McDermott & McGough

McDermott & McGough, “If You Had Been the Moon”, April 2009, 10:16, Directed by Peter Mc  Gough, Starring Michael  Kavalus, Bryan Deckhart, Claybourne Elder, Christopher Le Rude, Alex Michael Stoll, and Andrew Lord

The art collective McDermott & McGough consists of the contemporary artists David McDermott and Peter McGough who are known for their work in sculpture, painting, film and photography. Their work examines such issues as religion, popular culture and art, medicine, advertising, fashion, and sexual behavior. McDermott and McGough are best known for their gay-themed paintings and the use of historical processing techniques in their photographic work, which includes film development with palladium, gum bichromate, salt, platinum, and carbon black.

Born in Hollywood, California in 1952, David McDermott studied at Syracuse University in New York from 1970 to 1974. He moved to New York City where he became famous in the downtown area for his odd manners and outdated formalwear, such as detachable collars, cummerbunds, and top hats. Born in Syracuse in 1958, Peter McGough studied at Syracuse University in 1976. He relocated to New York City where he briefly studied at the Fashion Institute of Technology. After dropping out from the Institute, McGough was employed to sell tickets at Danceteria, a famous, albeit illegal, nightclub with several locations in the city.

Peter McGough met David McDermott in a Manhattan theater at the end of the 1970s. As David kept Peter company during the early club hours before sunrise, a strong relationship developed between them  that also included an artistic alliance which would last forty years. In the 1980s, the gay couple became known in New York’s East Village art scene for their immersion in the Victorian era. McDermott and McGough questioned the ideas of nostalgia; they pursued an art form and lifestyle narrative of reorienting the past for the future. Dressed and living as early 1900s dandies with an air of erudition and impertinence, their lives and art became an exploration of time and history, as well as, a challenge to the boundaries of art history and cultural identity.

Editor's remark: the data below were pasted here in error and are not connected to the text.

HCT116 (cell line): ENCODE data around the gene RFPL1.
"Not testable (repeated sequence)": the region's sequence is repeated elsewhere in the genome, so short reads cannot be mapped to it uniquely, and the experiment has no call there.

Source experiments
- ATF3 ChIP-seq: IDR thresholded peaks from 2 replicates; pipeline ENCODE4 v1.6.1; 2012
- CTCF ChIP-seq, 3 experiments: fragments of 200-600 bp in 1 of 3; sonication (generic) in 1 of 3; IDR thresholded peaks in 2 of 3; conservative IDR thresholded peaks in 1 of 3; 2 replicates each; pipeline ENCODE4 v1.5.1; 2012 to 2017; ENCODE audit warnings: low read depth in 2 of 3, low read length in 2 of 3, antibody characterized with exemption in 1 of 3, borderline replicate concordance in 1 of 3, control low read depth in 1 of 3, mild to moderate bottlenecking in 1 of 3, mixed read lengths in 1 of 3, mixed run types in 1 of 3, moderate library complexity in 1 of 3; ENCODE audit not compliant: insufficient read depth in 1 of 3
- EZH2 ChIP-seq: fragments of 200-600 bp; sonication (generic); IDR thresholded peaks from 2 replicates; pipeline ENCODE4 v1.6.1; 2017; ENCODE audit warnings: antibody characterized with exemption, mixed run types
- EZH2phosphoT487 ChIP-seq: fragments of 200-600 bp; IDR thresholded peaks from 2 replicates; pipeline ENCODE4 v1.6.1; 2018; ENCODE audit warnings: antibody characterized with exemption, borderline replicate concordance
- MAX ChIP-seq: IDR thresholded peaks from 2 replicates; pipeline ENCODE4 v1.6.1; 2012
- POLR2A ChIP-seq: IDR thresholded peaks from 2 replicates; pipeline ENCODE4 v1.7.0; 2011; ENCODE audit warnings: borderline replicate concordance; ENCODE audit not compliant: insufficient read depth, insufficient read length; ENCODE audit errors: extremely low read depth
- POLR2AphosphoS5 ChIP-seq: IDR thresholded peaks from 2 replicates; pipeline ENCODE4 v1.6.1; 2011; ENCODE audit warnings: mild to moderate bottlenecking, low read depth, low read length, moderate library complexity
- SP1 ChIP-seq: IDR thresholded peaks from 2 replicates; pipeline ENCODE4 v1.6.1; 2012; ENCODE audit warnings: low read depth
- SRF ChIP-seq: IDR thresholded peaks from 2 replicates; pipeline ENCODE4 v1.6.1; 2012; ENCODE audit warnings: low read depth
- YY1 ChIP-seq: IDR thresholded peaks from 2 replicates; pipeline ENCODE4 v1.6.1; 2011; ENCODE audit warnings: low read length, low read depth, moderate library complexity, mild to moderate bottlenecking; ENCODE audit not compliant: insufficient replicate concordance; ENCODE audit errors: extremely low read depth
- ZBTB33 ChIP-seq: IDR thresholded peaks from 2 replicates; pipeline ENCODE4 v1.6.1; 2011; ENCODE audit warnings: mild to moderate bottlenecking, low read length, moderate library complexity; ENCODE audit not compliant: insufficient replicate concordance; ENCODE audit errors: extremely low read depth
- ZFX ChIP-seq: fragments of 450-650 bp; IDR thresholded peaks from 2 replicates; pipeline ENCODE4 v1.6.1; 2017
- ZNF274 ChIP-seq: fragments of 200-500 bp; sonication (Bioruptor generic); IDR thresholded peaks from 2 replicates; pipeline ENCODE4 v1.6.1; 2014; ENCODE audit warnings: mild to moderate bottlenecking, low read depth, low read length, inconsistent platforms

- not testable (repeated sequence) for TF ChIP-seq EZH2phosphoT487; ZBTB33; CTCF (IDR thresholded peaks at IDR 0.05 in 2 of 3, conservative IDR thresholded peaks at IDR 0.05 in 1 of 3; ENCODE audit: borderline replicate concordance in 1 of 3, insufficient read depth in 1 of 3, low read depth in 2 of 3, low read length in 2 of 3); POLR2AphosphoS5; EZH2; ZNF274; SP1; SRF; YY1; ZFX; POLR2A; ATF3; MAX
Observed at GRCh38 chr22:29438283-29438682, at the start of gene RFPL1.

McDermott and McGough’s collaborative output was expressed through a proliferation of drawings, paintings, film and photographs, and architectural interiors. Their photographs and films, which appropriated images and objects from the late 19th century to the style of the 1930s, explored contemporary cultural issues but produced them through vintage materials and techniques. McDermott and McGough’s obsession with the past is reflected in the styles and subjects they resurrect; many of their works are titled with fictional dates that reference the latter years of the 1800s. 

The later work of McDermott and McGough was inspired by advertising motifs, Hollywood cinema, and the comic books of the 1950s and 1960s. They reinvented major works of twentieth-century photography, Pop Art icon images, and produced photo-realistic paintings of vintage film stars. During the 1980s when their work was selling well, McDermott and McGough were a major part of the downtown New York scene, where the attended clubs and mingled with Keith Haring, Jean-Michel Basquiat, and Andy Warhol. They bought three properties including a 1860s French Second Empire style bank, owned horses and vintage automobiles, hosted lavish baroque parties, and bestowed expensive gifts to friends.